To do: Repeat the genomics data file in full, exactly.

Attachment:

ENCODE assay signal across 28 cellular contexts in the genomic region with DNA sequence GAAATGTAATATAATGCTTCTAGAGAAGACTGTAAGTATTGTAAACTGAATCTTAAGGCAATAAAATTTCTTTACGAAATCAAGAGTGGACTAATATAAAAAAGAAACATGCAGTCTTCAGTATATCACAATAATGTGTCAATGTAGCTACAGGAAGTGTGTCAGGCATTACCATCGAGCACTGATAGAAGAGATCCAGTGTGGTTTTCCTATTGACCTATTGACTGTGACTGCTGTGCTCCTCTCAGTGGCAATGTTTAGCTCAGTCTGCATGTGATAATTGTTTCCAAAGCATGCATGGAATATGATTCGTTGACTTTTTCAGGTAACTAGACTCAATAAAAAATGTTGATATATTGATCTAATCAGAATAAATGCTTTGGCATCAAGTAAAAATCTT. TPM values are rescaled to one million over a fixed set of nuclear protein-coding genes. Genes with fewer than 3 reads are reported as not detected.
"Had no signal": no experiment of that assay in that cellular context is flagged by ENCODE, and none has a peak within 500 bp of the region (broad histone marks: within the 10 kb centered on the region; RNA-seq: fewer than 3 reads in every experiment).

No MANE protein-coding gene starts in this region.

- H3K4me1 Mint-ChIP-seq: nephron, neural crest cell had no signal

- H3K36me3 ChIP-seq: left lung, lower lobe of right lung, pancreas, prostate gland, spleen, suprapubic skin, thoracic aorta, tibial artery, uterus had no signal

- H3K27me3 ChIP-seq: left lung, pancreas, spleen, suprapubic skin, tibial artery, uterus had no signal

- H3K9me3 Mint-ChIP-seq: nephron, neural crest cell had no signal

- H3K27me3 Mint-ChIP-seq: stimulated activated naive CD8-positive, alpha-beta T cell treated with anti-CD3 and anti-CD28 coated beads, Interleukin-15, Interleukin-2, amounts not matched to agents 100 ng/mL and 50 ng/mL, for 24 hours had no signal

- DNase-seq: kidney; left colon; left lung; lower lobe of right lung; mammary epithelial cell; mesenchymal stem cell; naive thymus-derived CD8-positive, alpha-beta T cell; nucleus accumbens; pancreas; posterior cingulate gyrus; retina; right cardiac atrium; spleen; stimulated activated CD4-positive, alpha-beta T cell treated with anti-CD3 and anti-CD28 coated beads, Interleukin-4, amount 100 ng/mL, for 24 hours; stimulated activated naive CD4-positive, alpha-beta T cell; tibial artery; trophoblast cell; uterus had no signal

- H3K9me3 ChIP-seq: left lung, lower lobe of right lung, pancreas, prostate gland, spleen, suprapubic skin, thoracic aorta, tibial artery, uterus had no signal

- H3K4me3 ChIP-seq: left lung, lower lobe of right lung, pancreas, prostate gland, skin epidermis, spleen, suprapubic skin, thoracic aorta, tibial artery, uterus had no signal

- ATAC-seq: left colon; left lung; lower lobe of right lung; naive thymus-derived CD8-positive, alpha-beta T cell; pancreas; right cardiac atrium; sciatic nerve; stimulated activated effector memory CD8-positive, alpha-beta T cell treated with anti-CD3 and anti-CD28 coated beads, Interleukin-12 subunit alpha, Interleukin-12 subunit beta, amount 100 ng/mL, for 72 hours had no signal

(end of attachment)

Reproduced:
ENCODE assay signal across 28 cellular contexts in the genomic region with DNA sequence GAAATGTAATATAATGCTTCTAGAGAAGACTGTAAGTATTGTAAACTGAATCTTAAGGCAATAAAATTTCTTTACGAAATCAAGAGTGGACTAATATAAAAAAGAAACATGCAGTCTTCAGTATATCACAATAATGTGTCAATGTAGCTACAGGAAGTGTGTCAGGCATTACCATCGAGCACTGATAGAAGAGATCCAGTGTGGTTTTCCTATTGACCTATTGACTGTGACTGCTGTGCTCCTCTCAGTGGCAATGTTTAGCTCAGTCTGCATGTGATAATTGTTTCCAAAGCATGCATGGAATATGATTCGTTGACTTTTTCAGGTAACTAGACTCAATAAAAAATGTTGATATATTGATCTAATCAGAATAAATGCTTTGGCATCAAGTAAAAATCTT. TPM values are rescaled to one million over a fixed set of nuclear protein-coding genes. Genes with fewer than 3 reads are reported as not detected.
"Had no signal": no experiment of that assay in that cellular context is flagged by ENCODE, and none has a peak within 500 bp of the region (broad histone marks: within the 10 kb centered on the region; RNA-seq: fewer than 3 reads in every experiment).

No MANE protein-coding gene starts in this region.

- H3K4me1 Mint-ChIP-seq: nephron, neural crest cell had no signal

- H3K36me3 ChIP-seq: left lung, lower lobe of right lung, pancreas, prostate gland, spleen, suprapubic skin, thoracic aorta, tibial artery, uterus had no signal

- H3K27me3 ChIP-seq: left lung, pancreas, spleen, suprapubic skin, tibial artery, uterus had no signal

- H3K9me3 Mint-ChIP-seq: nephron, neural crest cell had no signal

- H3K27me3 Mint-ChIP-seq: stimulated activated naive CD8-positive, alpha-beta T cell treated with anti-CD3 and anti-CD28 coated beads, Interleukin-15, Interleukin-2, amounts not matched to agents 100 ng/mL and 50 ng/mL, for 24 hours had no signal

- DNase-seq: kidney; left colon; left lung; lower lobe of right lung; mammary epithelial cell; mesenchymal stem cell; naive thymus-derived CD8-positive, alpha-beta T cell; nucleus accumbens; pancreas; posterior cingulate gyrus; retina; right cardiac atrium; spleen; stimulated activated CD4-positive, alpha-beta T cell treated with anti-CD3 and anti-CD28 coated beads, Interleukin-4, amount 100 ng/mL, for 24 hours; stimulated activated naive CD4-positive, alpha-beta T cell; tibial artery; trophoblast cell; uterus had no signal

- H3K9me3 ChIP-seq: left lung, lower lobe of right lung, pancreas, prostate gland, spleen, suprapubic skin, thoracic aorta, tibial artery, uterus had no signal

- H3K4me3 ChIP-seq: left lung, lower lobe of right lung, pancreas, prostate gland, skin epidermis, spleen, suprapubic skin, thoracic aorta, tibial artery, uterus had no signal

- ATAC-seq: left colon; left lung; lower lobe of right lung; naive thymus-derived CD8-positive, alpha-beta T cell; pancreas; right cardiac atrium; sciatic nerve; stimulated activated effector memory CD8-positive, alpha-beta T cell treated with anti-CD3 and anti-CD28 coated beads, Interleukin-12 subunit alpha, Interleukin-12 subunit beta, amount 100 ng/mL, for 72 hours had no signal